A portable ice maker is a great must-have tool for those who love the convenience of making ice at home. However, we sometimes get carried away with the benefits that come with these handy tabletop machines and forget best practices.
Buying a portable ice maker is quite an investment that is worth it. You definitely should do anything within your reach to explore its full potential to the maximum and utilize every single buck spent. Apart from maximizing the lifespan of your machine, taking care of your ice maker has a direct bearing on your overall health. An infectious machine has a high potential of leading to very damaging effects health-wise. Some of the best practices include:
Clean or rinse the interior of your ice maker before first use. Immediately you take your machine out of the box, rinse the inside or activate the self-cleaning option if there is one. By doing this way, you get rid of the brand new odor and the excrements.
Clean and dry the interior of your ice maker before storing it in an enclosed location. Empty the water reservoir and any other necessary storage compartment before storing your portable ice maker. This is very important in preventing rusting which can be more hazardous.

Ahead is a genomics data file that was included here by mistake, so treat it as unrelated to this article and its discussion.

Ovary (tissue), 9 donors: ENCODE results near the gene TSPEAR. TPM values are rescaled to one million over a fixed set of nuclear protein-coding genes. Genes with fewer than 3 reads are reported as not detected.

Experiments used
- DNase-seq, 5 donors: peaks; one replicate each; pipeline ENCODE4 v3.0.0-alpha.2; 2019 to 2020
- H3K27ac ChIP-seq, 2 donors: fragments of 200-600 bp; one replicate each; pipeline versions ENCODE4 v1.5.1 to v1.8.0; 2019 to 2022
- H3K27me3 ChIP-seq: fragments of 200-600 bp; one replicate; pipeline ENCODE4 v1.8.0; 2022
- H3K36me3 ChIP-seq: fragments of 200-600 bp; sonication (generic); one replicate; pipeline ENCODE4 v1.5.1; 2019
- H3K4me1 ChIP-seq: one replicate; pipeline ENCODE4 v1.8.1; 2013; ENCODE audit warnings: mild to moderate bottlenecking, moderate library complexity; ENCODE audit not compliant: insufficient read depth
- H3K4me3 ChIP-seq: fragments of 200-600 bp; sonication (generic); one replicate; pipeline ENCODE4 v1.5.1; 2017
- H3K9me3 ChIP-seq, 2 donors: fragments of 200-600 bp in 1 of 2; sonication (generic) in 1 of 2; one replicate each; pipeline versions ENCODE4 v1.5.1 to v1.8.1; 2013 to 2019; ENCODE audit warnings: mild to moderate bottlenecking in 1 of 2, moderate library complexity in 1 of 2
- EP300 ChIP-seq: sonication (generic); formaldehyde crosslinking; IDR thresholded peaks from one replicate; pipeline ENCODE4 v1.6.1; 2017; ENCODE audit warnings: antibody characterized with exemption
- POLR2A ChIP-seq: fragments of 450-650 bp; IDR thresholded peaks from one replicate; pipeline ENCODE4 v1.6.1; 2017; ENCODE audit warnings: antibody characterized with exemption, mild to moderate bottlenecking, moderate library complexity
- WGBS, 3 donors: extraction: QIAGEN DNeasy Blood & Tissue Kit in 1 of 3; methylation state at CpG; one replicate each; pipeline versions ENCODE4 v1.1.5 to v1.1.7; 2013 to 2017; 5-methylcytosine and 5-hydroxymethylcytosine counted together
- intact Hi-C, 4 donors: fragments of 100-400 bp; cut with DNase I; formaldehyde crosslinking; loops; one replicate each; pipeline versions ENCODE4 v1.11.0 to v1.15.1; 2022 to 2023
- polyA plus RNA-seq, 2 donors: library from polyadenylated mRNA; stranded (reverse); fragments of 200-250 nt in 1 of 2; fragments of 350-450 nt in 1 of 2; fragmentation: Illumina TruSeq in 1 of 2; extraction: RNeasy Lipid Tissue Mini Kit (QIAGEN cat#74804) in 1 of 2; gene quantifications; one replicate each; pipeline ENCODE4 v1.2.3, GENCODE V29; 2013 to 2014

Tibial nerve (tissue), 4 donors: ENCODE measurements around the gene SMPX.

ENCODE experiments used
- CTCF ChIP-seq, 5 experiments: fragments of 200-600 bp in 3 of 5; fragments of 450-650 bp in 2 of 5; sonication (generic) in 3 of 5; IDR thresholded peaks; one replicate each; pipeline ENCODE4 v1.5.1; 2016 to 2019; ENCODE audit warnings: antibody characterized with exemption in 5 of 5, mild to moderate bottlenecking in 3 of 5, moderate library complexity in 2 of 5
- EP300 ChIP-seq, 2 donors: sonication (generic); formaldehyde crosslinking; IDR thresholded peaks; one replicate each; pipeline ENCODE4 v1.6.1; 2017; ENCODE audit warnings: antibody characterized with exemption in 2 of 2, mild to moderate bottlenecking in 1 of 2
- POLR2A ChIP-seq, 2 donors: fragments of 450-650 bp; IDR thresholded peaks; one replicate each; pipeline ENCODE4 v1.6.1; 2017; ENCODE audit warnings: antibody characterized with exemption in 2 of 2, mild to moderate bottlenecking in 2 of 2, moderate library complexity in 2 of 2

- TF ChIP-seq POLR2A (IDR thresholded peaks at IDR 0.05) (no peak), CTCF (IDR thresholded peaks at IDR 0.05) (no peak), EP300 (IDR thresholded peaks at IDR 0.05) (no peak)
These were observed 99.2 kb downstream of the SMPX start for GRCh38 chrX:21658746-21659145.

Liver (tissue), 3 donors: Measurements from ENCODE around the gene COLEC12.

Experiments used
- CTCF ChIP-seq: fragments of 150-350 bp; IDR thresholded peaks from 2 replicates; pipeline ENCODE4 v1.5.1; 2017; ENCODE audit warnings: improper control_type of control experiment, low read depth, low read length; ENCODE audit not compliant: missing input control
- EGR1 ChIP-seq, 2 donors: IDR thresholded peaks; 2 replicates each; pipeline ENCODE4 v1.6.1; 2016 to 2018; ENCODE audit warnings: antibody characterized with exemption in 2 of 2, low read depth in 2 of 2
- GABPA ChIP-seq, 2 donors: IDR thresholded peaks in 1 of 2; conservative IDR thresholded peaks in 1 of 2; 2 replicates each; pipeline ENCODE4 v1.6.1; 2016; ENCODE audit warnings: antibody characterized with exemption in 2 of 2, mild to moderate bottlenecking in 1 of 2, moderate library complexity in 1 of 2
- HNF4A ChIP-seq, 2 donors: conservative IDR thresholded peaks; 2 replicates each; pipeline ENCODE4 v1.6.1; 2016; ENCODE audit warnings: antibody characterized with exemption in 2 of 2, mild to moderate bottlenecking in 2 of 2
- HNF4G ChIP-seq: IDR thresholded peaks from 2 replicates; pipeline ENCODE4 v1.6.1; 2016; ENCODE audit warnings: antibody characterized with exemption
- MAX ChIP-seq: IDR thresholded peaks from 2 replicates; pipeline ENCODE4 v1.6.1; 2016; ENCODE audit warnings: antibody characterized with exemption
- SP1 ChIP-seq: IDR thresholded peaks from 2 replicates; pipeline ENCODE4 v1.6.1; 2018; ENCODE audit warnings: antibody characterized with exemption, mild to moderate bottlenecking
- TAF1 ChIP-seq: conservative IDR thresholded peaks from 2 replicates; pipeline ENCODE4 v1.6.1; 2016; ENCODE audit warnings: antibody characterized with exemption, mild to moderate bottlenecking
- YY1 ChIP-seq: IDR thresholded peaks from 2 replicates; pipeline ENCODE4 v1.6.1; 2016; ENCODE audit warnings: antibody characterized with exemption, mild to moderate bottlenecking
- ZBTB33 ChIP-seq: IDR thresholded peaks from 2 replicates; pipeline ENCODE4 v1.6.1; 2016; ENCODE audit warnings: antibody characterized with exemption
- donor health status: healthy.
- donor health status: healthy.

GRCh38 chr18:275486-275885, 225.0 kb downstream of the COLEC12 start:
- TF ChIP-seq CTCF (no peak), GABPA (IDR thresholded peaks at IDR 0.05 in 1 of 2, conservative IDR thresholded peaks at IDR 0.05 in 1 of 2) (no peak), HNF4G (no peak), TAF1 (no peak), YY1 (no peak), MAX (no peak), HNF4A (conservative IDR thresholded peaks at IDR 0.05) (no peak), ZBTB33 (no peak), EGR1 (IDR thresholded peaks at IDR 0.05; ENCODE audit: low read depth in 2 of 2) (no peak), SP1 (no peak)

Before cleaning your ice maker, check the instructions manual and use the recommended cleaners. In most cases, vinegar, lemon, water are non-erosive solutions that are used. When cleaning, ensure to:
- Clean all areas including the hard-to-reach corners, gaskets, and behind the flaps
- Use a brush to reach out to every area and get rid of the tough buildup.
- Wash the tubing thoroughly so as to avoid infections such as Pseudomonas.
Generally, cleaning should be taken seriously. Improper hygiene can lead to serious damaging implications.
Do not overwork your ice maker. When the compressor gets too hot give the machine a rest.
Ensure to store your unit in a dry clean place. Be careful not to leave the unit unplugged when not in use for long period. In case a power surge occurs, there is a high chance of serious damage or even fire outbreak.
Ensure to practice high levels of personal hygiene and avoid contaminations. This is perhaps the most ignored area by most ice maker owners. Ice is regarded as food by FDA and not some mere product that you can handle as you like.
Never assume that ice is self-sufficient thus able to prevent further infections. Viruses can easily find a way into ice and cause foodborne illness. Instead of going through the costly implications of improper hygiene practices, adhere to personal cleanliness and handle your unit with caution. Some of the viral infections that can occur as a result of improper hygiene include Giardia, Norovirus and E. coli.
The following don’ts can help avert contamination:
- Do not handle the ice maker with unwashed hands.
- Do not use dirty ice scooping tools.
- Do not operate your ice making machine when sick.
- Do not use the ice maker if you have a cut hand before being bandaged.